CALGARY -- Dissent from within the United Conservative Party has reached new heights with a call from within caucus for Premier Jason Kenney to resign.

Todd Loewen, caucus chair and MLA for the Central Peace-Notley riding in northwestern Alberta, posted an open letter to his Facebook page overnight announcing his resignation as caucus chair and stating "we must remove the primary source of this dysfunction, Premier Jason Kenney."

The letter highlights Loewen's concerns that caucus can no longer function properly and elected members feel left out of key decisions.

Loewen says his resignation from caucus chair — he plans to continue serving as the UCP MLA for Central Peace-Notley — affords him the ability to speak freely.

The letter brought up the tarnished relationship between the provincial government and Alberta doctors regarding compensation contracts that were at one point dissolved by government, as well the controversy around the province's proposed changes to coal mining on the eastern slopes.

He also says that communication with the public has been "contradictory, confusing, and needlessly inflammatory" which has led to Albertans losing trust in government.

Loewen also called the premier's response to the federal government as weak and ineffective.

The UCP caucus spent all afternoon in a meeting to discuss the letter and whether Loewen – and, possibly, other UCP MLAs – should remain or be forced to sit as an independent. The meeting was called after the letter was made public overnight and after a morning caucus meeting had already been cancelled.

"I think that the premier is going to have to consider removing Loewen from caucus," said Lisa Young with the University of Calgary's School of Public Policy.

"If a member of his caucus doesn't have confidence in his leadership, then presumably that caucus member is resigning not just as chair but also from caucus. I think that would be the signal to send that this kind of dissent will not be tolerated."

In a Facebook post, UCP MLA Dave Hanson wrote in support of Loewen's letter.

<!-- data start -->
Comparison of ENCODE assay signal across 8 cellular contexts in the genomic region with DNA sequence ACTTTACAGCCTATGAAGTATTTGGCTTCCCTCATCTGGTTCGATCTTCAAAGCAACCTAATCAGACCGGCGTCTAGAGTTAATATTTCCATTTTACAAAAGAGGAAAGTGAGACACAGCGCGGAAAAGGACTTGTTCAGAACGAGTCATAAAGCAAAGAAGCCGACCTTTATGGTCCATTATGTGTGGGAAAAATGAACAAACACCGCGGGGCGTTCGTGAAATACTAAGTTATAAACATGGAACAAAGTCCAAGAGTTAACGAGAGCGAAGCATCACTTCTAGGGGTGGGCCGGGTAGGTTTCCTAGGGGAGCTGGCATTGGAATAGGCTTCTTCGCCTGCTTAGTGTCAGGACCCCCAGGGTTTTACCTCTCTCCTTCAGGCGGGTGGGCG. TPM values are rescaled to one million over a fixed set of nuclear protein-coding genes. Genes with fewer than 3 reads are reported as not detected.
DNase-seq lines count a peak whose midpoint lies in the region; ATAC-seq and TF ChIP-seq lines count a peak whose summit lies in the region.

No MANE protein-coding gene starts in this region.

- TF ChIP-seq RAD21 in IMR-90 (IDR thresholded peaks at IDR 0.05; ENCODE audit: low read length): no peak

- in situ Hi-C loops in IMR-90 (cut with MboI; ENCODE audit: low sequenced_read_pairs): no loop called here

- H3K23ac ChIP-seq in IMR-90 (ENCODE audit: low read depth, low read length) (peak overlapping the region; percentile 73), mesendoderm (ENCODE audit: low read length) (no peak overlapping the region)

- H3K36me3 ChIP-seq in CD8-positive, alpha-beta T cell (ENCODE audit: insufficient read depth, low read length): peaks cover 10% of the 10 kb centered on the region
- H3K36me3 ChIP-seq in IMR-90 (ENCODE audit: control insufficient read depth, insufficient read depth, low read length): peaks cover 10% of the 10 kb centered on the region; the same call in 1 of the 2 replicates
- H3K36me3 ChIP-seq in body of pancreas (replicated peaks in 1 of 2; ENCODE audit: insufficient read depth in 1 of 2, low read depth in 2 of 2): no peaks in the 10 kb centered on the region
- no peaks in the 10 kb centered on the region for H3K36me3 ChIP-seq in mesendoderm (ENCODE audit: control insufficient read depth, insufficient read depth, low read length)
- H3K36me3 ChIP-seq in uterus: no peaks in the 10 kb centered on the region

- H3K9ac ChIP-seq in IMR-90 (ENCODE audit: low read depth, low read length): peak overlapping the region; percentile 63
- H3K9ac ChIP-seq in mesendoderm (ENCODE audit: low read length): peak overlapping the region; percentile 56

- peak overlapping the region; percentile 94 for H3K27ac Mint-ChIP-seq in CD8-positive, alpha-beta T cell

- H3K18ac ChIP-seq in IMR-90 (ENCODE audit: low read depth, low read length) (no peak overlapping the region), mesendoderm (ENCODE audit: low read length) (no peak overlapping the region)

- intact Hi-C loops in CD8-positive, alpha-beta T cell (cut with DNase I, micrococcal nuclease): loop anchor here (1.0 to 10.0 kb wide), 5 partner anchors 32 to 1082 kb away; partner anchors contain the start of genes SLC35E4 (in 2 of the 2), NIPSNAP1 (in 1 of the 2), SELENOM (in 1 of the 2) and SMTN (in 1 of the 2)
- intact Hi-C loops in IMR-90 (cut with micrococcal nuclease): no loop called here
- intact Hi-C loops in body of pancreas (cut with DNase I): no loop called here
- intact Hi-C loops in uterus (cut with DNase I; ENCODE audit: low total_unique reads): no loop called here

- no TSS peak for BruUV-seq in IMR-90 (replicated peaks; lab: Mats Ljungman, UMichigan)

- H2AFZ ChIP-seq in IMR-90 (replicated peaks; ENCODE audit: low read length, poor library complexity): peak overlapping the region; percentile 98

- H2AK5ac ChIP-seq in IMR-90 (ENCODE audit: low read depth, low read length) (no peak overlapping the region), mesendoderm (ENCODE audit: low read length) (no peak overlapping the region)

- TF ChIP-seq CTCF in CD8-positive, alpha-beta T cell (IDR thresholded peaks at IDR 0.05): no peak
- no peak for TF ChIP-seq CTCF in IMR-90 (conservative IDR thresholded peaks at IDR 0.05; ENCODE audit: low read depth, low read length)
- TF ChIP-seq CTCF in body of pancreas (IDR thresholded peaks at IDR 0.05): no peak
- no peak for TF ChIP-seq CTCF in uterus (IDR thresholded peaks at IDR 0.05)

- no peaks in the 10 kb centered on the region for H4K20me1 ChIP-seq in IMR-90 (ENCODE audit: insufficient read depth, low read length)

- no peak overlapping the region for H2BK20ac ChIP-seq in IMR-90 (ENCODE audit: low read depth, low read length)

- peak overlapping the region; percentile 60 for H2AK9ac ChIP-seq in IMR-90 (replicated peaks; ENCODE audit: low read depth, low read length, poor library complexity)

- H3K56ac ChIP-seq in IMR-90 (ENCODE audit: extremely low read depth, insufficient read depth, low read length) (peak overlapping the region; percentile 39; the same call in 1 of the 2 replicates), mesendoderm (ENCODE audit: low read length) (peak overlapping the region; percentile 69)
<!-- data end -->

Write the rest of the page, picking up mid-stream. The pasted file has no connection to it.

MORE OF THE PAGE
"I along with many of our colleagues share in your frustration," wrote Hanson, who represents Bonnyville-Cold Lake-St. Paul.

Duane Bratt, an associate professor from Mount Royal University and political analyst, says it's been a tumultuous few years for Kenney since his arrival in Alberta's provincial political scene.

"Its still amazing given the work that Jason Kenney did building this party, creating this party, merging the Wildrose and the Progressive conservatives, winning a majority government about two years ago to see this coming down," said Bratt. "It shows that the United Conservative Party is not very united right now."

Bratt believes this is the first time a UCP MLA has publicly called for the premier's resignation. He says the letter is a major escalation in dissent compared to when Loewen and 17 of his fellow backbench MLAs signed a letter opposing public health restrictions or when rumblings from constituency associations regarding calls for a leadership review that were not confirmed.

All this comes after a recent Angus Reid poll showed approval ratings for Kenney have tanked in the onset of the pandemic. Recent results suggest 75 per cent of Albertans think Kenney is doing a bad job.

This rating trend is similar to what premiers Redford, Stelmach and Getty faced before they were ousted.